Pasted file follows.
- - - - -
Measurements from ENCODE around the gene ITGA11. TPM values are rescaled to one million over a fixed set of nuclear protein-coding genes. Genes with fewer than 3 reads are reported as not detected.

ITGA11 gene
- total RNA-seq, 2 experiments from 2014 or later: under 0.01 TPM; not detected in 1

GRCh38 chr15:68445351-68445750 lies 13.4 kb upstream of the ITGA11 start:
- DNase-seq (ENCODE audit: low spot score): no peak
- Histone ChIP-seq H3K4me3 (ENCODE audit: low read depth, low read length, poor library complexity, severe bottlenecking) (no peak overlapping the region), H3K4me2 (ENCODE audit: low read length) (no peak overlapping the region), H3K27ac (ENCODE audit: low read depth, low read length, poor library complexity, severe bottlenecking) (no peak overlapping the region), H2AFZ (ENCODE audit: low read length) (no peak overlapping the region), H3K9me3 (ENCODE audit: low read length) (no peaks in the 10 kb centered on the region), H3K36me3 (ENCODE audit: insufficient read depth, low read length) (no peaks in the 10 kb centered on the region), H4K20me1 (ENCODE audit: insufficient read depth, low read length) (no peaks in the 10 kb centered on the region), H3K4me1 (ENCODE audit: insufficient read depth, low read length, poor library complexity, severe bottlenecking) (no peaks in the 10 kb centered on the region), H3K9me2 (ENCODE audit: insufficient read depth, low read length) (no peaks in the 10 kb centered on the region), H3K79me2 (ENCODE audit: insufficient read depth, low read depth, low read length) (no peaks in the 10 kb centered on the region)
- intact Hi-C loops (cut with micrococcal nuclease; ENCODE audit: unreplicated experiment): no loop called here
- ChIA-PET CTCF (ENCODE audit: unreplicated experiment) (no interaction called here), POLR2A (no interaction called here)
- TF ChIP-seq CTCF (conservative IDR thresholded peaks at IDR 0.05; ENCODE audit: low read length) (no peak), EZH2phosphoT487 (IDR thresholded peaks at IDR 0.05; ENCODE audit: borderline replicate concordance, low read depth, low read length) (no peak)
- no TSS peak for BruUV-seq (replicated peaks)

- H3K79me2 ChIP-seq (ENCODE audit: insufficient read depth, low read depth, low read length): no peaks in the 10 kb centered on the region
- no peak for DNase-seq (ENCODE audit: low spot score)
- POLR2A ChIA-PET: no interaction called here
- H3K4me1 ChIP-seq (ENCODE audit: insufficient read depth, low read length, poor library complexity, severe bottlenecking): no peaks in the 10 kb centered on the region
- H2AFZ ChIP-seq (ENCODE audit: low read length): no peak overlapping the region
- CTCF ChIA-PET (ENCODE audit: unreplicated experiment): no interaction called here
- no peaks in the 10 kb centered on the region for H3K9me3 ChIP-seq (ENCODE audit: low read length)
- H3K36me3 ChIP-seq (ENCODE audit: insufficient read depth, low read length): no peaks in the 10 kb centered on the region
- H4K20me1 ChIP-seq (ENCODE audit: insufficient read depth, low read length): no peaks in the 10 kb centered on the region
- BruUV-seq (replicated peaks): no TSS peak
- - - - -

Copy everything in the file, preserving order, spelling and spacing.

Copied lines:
Measurements from ENCODE around the gene ITGA11. TPM values are rescaled to one million over a fixed set of nuclear protein-coding genes. Genes with fewer than 3 reads are reported as not detected.

ITGA11 gene
- total RNA-seq, 2 experiments from 2014 or later: under 0.01 TPM; not detected in 1

GRCh38 chr15:68445351-68445750 lies 13.4 kb upstream of the ITGA11 start:
- DNase-seq (ENCODE audit: low spot score): no peak
- Histone ChIP-seq H3K4me3 (ENCODE audit: low read depth, low read length, poor library complexity, severe bottlenecking) (no peak overlapping the region), H3K4me2 (ENCODE audit: low read length) (no peak overlapping the region), H3K27ac (ENCODE audit: low read depth, low read length, poor library complexity, severe bottlenecking) (no peak overlapping the region), H2AFZ (ENCODE audit: low read length) (no peak overlapping the region), H3K9me3 (ENCODE audit: low read length) (no peaks in the 10 kb centered on the region), H3K36me3 (ENCODE audit: insufficient read depth, low read length) (no peaks in the 10 kb centered on the region), H4K20me1 (ENCODE audit: insufficient read depth, low read length) (no peaks in the 10 kb centered on the region), H3K4me1 (ENCODE audit: insufficient read depth, low read length, poor library complexity, severe bottlenecking) (no peaks in the 10 kb centered on the region), H3K9me2 (ENCODE audit: insufficient read depth, low read length) (no peaks in the 10 kb centered on the region), H3K79me2 (ENCODE audit: insufficient read depth, low read depth, low read length) (no peaks in the 10 kb centered on the region)
- intact Hi-C loops (cut with micrococcal nuclease; ENCODE audit: unreplicated experiment): no loop called here
- ChIA-PET CTCF (ENCODE audit: unreplicated experiment) (no interaction called here), POLR2A (no interaction called here)
- TF ChIP-seq CTCF (conservative IDR thresholded peaks at IDR 0.05; ENCODE audit: low read length) (no peak), EZH2phosphoT487 (IDR thresholded peaks at IDR 0.05; ENCODE audit: borderline replicate concordance, low read depth, low read length) (no peak)
- no TSS peak for BruUV-seq (replicated peaks)

- H3K79me2 ChIP-seq (ENCODE audit: insufficient read depth, low read depth, low read length): no peaks in the 10 kb centered on the region
- no peak for DNase-seq (ENCODE audit: low spot score)
- POLR2A ChIA-PET: no interaction called here
- H3K4me1 ChIP-seq (ENCODE audit: insufficient read depth, low read length, poor library complexity, severe bottlenecking): no peaks in the 10 kb centered on the region
- H2AFZ ChIP-seq (ENCODE audit: low read length): no peak overlapping the region
- CTCF ChIA-PET (ENCODE audit: unreplicated experiment): no interaction called here
- no peaks in the 10 kb centered on the region for H3K9me3 ChIP-seq (ENCODE audit: low read length)
- H3K36me3 ChIP-seq (ENCODE audit: insufficient read depth, low read length): no peaks in the 10 kb centered on the region
- H4K20me1 ChIP-seq (ENCODE audit: insufficient read depth, low read length): no peaks in the 10 kb centered on the region
- BruUV-seq (replicated peaks): no TSS peak